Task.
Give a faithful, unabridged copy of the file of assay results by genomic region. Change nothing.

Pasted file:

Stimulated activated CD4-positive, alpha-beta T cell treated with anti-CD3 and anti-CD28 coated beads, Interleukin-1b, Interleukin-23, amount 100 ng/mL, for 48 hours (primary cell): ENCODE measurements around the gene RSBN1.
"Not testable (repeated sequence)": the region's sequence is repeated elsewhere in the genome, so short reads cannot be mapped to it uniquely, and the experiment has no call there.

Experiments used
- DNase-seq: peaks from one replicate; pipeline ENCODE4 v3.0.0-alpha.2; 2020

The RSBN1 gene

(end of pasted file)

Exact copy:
Stimulated activated CD4-positive, alpha-beta T cell treated with anti-CD3 and anti-CD28 coated beads, Interleukin-1b, Interleukin-23, amount 100 ng/mL, for 48 hours (primary cell): ENCODE measurements around the gene RSBN1.
"Not testable (repeated sequence)": the region's sequence is repeated elsewhere in the genome, so short reads cannot be mapped to it uniquely, and the experiment has no call there.

Experiments used
- DNase-seq: peaks from one replicate; pipeline ENCODE4 v3.0.0-alpha.2; 2020

The RSBN1 gene